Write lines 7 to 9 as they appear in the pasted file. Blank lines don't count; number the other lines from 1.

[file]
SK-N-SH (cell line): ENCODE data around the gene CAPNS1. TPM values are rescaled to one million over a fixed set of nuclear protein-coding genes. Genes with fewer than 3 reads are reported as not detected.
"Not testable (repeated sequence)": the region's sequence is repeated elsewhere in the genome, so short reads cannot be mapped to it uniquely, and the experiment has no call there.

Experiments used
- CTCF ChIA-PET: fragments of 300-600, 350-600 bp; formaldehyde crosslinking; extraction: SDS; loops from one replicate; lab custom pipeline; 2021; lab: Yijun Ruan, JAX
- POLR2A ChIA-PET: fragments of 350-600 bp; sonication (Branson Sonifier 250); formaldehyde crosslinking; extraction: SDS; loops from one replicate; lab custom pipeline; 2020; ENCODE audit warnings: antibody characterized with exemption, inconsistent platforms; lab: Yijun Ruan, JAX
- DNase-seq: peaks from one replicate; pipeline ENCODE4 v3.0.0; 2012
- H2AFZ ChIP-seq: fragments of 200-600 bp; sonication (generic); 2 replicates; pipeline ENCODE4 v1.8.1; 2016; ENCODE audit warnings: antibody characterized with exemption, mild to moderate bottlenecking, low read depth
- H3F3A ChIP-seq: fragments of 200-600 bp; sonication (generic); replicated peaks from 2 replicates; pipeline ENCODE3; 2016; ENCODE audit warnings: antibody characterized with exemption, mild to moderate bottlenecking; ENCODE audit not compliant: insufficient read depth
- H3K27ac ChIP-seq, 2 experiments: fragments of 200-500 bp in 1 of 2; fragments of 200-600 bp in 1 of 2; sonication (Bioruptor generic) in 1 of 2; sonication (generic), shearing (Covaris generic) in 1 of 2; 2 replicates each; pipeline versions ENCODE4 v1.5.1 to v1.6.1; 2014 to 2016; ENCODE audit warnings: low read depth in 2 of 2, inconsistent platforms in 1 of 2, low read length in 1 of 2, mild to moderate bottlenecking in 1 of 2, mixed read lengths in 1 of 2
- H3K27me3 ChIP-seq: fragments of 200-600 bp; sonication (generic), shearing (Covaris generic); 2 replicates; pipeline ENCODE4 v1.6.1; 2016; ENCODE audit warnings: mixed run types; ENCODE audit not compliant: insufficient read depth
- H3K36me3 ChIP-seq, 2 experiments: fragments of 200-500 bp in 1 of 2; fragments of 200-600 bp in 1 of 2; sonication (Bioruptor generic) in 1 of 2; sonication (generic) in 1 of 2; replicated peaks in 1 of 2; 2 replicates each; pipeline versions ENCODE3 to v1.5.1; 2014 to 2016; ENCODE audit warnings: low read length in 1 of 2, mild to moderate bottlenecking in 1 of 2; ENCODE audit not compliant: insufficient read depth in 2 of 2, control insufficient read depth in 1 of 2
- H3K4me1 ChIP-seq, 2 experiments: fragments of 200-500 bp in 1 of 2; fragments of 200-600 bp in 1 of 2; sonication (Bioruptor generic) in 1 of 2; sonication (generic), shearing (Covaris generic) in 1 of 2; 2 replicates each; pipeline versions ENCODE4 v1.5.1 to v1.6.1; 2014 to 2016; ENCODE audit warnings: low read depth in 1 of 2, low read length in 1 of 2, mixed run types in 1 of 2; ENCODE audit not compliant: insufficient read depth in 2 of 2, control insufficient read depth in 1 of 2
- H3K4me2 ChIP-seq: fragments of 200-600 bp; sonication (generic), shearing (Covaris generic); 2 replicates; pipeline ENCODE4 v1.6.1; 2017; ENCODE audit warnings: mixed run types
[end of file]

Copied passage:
- H2AFZ ChIP-seq: fragments of 200-600 bp; sonication (generic); 2 replicates; pipeline ENCODE4 v1.8.1; 2016; ENCODE audit warnings: antibody characterized with exemption, mild to moderate bottlenecking, low read depth
- H3F3A ChIP-seq: fragments of 200-600 bp; sonication (generic); replicated peaks from 2 replicates; pipeline ENCODE3; 2016; ENCODE audit warnings: antibody characterized with exemption, mild to moderate bottlenecking; ENCODE audit not compliant: insufficient read depth
- H3K27ac ChIP-seq, 2 experiments: fragments of 200-500 bp in 1 of 2; fragments of 200-600 bp in 1 of 2; sonication (Bioruptor generic) in 1 of 2; sonication (generic), shearing (Covaris generic) in 1 of 2; 2 replicates each; pipeline versions ENCODE4 v1.5.1 to v1.6.1; 2014 to 2016; ENCODE audit warnings: low read depth in 2 of 2, inconsistent platforms in 1 of 2, low read length in 1 of 2, mild to moderate bottlenecking in 1 of 2, mixed read lengths in 1 of 2